2 Corinthians 6:2: Paul’s Eschatological “Now” And Hermeneutical Invitation -- By: Mark Gignilliat

Journal: Westminster Theological Journal
Volume: WTJ 67:1 (Spring 2005)
Article: 2 Corinthians 6:2: Paul’s Eschatological “Now” And Hermeneutical Invitation
Author: Mark Gignilliat


2 Corinthians 6:2:
Paul’s Eschatological “Now” And Hermeneutical Invitation

Mark Gignilliat

Mark Gignilliat is Tutor in New Testament and Greek at Wycliffe Hall, University of Oxford, Oxford, England.

I. Introduction

Allusions to and citations of the OT are peppered throughout Paul’s most autobiographical of letters, 2 Corinthians. This observation has led Ford and Young to the conclusion that the Paul found in 2 Corinthians is a Paul who has “lived in the Bible.”1 This phrase “living in the Bible” is an apt description of the apostle as he theologizes and reflects on the significance of Jesus Christ and his own particular role to the Gentiles. It is in this capacity that no OT book serves Paul better than Isaiah.2 Our attention, therefore, turns to Paul and Isaiah in 2 Cor 6:2, as we seek to understand the ways in which Paul is living both in the sacred text and in the eschatologically realized moment.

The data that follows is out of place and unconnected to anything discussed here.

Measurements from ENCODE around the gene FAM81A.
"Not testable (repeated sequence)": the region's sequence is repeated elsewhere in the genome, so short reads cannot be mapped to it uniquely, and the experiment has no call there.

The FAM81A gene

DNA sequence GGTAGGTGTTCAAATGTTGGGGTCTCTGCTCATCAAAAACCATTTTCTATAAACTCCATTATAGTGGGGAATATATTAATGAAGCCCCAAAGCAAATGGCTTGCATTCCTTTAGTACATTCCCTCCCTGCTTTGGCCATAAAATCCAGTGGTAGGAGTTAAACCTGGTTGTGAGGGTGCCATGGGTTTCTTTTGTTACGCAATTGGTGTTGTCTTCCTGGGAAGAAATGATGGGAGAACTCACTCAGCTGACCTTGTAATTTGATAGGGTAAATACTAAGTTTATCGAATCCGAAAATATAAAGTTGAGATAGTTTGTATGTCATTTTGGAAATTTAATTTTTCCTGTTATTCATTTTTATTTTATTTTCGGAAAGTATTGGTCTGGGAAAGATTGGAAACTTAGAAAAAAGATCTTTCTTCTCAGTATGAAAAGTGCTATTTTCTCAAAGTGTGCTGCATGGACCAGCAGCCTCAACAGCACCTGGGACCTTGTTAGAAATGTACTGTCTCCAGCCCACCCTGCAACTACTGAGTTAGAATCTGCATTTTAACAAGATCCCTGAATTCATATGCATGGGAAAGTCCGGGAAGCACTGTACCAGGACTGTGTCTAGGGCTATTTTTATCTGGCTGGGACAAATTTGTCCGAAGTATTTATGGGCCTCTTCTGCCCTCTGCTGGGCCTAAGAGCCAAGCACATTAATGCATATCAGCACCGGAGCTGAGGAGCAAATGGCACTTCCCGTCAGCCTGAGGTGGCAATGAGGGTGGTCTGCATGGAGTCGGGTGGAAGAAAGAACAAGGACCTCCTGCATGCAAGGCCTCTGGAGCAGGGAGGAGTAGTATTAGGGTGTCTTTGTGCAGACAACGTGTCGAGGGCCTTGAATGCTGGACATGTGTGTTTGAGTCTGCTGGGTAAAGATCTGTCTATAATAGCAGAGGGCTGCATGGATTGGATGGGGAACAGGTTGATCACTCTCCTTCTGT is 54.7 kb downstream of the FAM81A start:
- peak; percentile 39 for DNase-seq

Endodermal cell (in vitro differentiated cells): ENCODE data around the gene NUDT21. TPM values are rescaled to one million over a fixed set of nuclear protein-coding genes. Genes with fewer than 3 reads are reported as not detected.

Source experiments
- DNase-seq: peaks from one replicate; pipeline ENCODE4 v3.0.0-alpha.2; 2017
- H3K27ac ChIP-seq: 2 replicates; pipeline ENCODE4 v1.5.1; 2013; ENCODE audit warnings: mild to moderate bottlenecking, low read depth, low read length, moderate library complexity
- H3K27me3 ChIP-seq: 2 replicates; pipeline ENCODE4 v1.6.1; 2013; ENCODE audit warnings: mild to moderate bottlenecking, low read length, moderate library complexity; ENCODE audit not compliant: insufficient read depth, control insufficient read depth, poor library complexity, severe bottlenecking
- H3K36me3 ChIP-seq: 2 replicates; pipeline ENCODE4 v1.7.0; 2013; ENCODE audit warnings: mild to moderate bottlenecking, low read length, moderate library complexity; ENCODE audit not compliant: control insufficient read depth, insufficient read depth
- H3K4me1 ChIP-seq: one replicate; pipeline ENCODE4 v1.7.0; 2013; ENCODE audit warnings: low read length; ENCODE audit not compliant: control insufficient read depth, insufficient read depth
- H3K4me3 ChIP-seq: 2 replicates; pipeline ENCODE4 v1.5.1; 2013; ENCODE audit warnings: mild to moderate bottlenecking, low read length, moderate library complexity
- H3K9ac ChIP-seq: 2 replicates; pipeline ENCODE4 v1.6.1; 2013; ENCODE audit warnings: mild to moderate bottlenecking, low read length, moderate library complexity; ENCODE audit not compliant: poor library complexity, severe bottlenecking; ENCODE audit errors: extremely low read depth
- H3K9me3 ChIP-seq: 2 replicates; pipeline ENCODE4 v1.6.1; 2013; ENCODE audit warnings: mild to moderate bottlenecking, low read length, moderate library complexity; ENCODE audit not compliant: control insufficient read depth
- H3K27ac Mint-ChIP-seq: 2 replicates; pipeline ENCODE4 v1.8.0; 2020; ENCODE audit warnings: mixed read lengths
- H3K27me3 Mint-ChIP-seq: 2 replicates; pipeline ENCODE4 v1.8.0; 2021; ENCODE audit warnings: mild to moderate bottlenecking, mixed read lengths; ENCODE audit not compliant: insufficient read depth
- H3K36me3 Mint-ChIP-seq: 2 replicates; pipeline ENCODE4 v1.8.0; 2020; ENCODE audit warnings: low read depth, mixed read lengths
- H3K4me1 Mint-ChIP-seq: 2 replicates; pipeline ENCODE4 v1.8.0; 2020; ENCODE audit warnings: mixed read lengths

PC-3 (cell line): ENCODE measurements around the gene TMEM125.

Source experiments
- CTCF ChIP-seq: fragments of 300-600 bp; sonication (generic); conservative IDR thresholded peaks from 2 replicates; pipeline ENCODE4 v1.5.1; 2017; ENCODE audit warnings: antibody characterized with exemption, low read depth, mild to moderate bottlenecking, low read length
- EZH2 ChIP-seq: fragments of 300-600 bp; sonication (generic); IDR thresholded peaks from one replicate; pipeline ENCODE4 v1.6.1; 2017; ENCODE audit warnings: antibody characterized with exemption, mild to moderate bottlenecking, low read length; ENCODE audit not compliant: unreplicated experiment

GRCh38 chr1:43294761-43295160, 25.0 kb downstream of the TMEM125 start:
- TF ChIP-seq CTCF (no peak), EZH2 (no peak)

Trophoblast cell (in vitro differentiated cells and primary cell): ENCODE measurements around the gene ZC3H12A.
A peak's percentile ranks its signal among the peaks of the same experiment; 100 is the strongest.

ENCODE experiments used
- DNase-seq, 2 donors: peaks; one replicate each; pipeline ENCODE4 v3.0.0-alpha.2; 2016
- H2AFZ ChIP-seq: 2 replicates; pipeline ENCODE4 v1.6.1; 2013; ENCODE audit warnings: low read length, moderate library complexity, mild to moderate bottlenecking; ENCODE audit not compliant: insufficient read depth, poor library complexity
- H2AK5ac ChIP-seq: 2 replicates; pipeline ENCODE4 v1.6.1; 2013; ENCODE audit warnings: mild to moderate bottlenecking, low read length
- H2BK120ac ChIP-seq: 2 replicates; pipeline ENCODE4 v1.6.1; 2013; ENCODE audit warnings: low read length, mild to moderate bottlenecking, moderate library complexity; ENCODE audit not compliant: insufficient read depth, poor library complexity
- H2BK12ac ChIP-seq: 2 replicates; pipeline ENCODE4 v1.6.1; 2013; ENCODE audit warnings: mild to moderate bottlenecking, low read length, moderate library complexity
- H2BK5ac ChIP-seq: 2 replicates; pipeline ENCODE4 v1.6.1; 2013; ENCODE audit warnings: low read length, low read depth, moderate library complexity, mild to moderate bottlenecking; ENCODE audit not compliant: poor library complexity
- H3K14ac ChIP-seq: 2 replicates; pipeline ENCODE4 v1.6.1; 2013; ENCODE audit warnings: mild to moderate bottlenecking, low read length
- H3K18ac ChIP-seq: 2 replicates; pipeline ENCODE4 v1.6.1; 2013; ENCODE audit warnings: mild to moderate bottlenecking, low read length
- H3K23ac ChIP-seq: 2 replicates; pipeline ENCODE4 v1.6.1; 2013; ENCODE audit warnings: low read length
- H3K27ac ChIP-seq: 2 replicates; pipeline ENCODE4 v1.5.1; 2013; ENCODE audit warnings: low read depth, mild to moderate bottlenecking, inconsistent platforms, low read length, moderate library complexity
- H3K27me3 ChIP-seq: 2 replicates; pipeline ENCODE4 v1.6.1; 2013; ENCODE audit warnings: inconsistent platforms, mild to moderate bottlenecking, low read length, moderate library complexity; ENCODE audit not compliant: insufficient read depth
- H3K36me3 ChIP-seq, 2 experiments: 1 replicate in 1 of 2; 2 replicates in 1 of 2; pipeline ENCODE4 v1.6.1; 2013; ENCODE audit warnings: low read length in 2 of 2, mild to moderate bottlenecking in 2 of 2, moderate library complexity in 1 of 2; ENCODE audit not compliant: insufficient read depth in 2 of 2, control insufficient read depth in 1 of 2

As late as 1989, Jan Lambrecht lamented that “relatively little attention is paid to the Isaiah quotation” in 2 Cor 6:2.3 Commentaries charged on this account include the “recent voluminous commentary of Furnish” coupled with several other commentaries and studies listed.4 Lambrecht sought to correct this oversight with an analysis of 2 Cor 6:2 that took into account both the context of Isa 49:8 and the christological reading Paul gives to the verse. He concludes, “Paul uses Is 49, 8a to show that the Isaian promise of salvation is fulfilled in Christ.”5 More recent accounts of 2 Cor 6:2, and its surrounding context, have emphasized the Isaianic context of the quotation and its implications for Paul’s own self-understanding Observing that Isa 49:8 is found within

the context of the second of the so-called “servant songs,”6 Beale and Webb have concluded that Paul identifies himself with the Servant, that is, Paul has taken on the unique role of the Servant in this passage.7 Thus, Lambrecht’s two stated categories of Pauline motiv...

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